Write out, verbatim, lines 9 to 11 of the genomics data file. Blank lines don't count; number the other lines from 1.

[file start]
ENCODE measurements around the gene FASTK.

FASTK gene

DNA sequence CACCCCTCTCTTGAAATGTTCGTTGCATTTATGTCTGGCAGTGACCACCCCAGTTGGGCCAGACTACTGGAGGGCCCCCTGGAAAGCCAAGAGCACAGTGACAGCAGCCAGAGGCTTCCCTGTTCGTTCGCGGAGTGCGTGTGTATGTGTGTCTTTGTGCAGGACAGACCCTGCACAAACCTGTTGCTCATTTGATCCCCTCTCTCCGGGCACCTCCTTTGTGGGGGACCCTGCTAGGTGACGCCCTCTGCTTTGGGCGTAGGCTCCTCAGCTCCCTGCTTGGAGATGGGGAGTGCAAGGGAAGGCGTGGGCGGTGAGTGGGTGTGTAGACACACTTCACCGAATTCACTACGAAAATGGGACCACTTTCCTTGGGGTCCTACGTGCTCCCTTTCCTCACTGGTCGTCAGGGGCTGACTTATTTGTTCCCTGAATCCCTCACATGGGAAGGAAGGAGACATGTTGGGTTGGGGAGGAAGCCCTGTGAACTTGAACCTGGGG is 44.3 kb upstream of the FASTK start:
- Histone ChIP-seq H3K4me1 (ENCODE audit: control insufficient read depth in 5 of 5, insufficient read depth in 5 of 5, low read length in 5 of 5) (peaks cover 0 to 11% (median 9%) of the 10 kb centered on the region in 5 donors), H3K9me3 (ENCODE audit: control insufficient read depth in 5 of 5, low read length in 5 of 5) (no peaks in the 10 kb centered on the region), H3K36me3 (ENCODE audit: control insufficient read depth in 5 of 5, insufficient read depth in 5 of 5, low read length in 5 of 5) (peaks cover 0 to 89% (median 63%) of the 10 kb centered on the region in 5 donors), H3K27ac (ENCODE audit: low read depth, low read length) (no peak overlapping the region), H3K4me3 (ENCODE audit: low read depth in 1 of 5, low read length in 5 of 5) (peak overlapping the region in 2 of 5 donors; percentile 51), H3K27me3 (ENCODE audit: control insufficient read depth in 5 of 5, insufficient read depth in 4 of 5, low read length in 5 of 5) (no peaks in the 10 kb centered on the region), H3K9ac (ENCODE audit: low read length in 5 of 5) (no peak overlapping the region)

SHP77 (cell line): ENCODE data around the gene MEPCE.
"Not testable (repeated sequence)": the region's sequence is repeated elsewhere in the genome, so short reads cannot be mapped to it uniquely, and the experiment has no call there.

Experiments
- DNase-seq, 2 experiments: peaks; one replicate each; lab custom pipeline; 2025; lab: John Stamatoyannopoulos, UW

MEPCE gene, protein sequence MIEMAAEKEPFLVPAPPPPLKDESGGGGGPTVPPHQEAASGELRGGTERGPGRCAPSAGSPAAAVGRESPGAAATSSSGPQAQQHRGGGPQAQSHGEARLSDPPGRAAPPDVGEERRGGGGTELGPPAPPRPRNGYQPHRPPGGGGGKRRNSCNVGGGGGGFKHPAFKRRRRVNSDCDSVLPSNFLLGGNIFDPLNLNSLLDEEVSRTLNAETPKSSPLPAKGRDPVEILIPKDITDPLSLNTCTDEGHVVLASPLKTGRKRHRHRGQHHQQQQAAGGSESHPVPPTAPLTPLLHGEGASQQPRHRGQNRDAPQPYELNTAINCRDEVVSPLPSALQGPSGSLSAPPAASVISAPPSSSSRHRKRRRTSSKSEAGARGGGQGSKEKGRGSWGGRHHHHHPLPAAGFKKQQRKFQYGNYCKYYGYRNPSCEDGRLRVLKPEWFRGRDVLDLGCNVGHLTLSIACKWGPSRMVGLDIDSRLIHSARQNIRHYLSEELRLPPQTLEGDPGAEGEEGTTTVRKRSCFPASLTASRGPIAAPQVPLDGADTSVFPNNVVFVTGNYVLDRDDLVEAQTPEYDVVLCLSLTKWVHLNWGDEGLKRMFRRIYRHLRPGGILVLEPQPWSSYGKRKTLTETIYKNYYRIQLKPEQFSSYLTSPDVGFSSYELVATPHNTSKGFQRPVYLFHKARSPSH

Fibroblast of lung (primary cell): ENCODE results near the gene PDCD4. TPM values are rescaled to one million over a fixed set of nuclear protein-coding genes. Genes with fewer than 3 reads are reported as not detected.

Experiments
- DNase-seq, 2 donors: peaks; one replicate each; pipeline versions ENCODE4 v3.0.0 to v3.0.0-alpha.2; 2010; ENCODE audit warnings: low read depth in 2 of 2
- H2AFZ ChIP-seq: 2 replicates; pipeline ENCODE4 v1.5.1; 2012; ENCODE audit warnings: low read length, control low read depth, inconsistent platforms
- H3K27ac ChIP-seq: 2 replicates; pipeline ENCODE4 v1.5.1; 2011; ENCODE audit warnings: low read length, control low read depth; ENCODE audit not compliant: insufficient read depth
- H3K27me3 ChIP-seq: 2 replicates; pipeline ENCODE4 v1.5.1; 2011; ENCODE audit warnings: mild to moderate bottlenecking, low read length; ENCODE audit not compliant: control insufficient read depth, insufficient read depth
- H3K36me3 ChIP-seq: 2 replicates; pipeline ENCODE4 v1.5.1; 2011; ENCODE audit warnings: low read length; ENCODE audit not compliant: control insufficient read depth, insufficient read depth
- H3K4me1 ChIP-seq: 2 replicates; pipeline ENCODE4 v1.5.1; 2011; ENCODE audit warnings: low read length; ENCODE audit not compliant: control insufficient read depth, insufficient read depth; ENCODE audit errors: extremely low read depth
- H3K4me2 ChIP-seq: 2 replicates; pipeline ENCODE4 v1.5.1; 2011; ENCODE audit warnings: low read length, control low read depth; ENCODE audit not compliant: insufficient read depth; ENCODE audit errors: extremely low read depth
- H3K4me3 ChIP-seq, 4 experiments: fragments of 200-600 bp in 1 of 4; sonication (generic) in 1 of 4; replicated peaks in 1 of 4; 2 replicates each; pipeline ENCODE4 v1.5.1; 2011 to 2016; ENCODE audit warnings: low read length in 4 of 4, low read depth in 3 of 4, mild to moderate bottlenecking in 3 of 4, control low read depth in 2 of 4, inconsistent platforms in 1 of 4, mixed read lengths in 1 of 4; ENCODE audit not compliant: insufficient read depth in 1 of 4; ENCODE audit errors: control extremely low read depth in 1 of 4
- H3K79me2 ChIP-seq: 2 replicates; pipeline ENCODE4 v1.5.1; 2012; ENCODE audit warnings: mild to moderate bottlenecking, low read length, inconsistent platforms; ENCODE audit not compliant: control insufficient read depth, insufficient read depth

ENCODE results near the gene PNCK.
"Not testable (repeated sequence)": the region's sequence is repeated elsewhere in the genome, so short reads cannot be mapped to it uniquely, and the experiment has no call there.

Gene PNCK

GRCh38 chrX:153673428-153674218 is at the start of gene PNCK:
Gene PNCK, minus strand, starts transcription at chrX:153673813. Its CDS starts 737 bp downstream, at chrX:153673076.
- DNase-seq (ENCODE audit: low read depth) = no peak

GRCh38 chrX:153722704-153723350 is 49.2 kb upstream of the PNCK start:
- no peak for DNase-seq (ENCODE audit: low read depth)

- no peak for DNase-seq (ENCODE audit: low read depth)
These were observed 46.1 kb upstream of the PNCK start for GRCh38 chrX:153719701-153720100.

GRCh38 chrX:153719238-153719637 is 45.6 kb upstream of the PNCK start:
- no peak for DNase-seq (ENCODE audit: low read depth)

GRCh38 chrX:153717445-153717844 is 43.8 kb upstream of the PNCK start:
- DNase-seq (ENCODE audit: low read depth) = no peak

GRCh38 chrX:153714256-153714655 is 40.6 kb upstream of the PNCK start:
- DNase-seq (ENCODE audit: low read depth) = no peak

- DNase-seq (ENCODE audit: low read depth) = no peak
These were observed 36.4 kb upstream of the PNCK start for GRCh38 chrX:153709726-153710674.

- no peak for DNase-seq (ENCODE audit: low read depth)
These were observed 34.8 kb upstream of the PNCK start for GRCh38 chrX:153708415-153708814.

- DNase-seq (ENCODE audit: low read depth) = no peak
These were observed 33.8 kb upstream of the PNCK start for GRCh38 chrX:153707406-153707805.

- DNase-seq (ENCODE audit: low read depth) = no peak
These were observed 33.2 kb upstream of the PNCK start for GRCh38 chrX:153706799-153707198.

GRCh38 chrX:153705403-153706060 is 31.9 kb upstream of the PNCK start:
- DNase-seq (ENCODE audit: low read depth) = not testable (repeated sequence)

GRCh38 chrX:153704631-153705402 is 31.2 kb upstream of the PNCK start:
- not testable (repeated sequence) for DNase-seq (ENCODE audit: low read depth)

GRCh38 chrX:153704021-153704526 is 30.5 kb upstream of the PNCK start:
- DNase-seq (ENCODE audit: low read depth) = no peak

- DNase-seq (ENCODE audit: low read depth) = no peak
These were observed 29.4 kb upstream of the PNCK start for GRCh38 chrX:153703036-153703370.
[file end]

MEPCE gene, protein sequence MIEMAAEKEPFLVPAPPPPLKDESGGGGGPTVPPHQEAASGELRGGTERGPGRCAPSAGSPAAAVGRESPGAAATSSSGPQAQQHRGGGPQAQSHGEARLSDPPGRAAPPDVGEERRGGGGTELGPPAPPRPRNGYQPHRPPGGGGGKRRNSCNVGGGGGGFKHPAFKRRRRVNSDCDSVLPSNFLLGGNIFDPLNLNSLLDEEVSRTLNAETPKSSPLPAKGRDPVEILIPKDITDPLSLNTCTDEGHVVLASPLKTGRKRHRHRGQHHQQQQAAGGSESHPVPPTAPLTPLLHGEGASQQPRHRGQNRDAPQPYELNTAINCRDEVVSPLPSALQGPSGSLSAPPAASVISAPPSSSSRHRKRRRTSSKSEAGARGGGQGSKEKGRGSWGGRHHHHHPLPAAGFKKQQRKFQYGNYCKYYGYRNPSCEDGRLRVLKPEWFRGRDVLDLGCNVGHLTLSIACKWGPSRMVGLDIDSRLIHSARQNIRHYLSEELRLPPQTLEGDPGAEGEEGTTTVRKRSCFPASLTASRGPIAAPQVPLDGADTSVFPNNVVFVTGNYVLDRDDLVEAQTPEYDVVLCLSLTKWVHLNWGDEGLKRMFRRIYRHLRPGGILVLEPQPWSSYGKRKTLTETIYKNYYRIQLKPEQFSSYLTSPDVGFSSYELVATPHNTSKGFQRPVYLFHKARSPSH

Fibroblast of lung (primary cell): ENCODE results near the gene PDCD4. TPM values are rescaled to one million over a fixed set of nuclear protein-coding genes. Genes with fewer than 3 reads are reported as not detected.

Experiments